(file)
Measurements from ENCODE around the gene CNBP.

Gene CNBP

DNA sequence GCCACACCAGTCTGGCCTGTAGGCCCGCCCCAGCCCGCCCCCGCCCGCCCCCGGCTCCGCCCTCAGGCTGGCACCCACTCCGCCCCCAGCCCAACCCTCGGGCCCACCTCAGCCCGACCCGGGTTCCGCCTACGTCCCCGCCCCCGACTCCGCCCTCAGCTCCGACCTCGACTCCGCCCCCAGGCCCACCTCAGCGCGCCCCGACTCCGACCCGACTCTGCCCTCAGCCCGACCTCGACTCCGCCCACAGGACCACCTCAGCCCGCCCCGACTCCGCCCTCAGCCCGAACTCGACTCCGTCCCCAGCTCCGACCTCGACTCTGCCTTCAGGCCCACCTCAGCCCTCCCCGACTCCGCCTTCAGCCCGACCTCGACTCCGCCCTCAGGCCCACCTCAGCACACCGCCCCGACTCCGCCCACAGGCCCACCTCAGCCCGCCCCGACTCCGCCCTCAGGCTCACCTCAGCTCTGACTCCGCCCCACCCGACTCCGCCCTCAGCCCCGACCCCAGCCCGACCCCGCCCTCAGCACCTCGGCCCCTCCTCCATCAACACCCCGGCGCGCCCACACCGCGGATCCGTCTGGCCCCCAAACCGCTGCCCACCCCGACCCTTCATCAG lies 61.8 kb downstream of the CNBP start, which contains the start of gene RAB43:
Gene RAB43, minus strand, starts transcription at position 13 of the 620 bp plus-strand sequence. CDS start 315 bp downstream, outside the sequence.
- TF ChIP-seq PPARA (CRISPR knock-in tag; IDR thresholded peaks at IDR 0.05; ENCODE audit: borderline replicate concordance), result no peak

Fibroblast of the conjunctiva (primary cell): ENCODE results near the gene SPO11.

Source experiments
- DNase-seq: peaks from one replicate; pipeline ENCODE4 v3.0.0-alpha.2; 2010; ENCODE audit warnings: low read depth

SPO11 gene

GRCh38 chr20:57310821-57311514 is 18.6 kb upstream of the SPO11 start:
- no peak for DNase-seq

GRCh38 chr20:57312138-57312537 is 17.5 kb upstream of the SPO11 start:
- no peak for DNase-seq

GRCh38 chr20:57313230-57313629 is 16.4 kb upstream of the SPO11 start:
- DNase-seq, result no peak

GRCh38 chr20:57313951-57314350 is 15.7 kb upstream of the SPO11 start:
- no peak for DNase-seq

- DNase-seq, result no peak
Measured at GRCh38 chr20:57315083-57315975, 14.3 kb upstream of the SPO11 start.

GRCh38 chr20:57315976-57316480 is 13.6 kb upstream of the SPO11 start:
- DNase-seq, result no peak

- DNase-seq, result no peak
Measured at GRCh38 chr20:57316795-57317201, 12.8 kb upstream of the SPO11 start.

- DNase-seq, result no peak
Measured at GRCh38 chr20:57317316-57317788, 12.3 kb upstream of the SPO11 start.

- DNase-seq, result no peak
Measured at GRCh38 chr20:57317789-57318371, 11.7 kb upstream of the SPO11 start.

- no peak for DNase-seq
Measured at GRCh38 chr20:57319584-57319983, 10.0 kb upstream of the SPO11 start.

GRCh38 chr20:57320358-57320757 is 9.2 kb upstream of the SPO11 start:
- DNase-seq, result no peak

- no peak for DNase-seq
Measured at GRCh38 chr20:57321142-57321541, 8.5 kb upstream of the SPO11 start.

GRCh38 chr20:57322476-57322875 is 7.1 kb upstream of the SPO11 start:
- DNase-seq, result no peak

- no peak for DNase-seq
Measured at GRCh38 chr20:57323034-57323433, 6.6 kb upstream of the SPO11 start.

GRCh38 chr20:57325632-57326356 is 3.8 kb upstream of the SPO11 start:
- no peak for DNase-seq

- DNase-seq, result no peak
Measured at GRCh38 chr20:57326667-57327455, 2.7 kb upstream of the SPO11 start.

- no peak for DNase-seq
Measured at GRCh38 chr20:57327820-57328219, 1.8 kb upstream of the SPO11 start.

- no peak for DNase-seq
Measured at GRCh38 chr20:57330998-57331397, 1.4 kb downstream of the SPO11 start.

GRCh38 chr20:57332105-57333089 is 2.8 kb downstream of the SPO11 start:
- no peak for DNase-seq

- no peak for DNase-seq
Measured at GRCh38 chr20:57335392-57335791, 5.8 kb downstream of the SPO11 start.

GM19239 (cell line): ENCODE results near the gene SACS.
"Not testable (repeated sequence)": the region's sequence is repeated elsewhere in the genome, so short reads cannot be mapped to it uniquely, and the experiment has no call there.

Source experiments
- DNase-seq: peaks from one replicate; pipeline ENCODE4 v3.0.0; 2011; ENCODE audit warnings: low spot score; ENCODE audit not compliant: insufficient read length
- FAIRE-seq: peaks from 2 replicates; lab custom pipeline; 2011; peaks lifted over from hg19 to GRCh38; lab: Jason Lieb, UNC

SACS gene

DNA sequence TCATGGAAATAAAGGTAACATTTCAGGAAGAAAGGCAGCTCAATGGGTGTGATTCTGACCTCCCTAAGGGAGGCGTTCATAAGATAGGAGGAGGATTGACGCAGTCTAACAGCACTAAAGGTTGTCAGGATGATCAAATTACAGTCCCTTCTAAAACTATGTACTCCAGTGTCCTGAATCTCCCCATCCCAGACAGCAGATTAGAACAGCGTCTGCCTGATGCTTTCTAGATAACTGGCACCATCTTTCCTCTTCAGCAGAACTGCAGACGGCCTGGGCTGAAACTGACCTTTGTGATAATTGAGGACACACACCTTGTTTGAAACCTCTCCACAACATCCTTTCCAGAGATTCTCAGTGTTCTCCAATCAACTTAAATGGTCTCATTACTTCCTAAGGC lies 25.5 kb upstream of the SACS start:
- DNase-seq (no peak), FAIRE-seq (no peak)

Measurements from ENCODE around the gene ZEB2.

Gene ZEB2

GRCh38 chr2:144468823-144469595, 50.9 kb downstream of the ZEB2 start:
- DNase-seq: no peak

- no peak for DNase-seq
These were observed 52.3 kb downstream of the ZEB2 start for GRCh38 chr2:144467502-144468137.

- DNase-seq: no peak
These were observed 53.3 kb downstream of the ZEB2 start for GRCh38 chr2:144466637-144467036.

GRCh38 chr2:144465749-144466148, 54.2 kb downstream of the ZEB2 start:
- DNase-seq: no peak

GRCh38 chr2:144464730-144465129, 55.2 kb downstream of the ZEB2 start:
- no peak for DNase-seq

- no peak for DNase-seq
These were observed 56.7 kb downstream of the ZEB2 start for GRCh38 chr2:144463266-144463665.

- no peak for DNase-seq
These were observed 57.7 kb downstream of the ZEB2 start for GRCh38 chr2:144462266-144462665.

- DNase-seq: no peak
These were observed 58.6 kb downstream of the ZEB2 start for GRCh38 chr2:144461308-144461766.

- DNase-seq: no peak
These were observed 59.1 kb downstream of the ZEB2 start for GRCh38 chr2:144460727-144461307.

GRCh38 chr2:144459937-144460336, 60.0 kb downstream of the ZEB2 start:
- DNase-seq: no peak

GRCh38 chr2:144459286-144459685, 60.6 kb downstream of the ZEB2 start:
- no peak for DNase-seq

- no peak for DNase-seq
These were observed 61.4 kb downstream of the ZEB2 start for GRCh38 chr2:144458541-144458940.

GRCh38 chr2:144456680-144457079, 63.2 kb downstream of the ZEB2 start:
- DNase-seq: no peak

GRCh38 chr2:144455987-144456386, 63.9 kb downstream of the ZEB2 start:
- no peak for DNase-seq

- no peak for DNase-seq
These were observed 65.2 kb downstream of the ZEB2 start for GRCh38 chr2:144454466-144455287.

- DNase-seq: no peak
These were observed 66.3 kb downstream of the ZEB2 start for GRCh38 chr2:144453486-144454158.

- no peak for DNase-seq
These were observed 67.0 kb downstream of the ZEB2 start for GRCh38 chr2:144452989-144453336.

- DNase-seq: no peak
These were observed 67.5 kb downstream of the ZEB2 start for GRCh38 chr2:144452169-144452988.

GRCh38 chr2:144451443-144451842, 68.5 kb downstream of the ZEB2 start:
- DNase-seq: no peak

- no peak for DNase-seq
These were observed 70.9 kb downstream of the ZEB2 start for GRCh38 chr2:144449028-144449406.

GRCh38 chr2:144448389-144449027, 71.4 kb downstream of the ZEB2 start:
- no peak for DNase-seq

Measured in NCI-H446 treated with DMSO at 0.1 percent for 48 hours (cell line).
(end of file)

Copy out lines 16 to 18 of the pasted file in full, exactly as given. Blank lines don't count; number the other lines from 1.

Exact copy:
GRCh38 chr20:57313951-57314350 is 15.7 kb upstream of the SPO11 start:
- no peak for DNase-seq

- DNase-seq, result no peak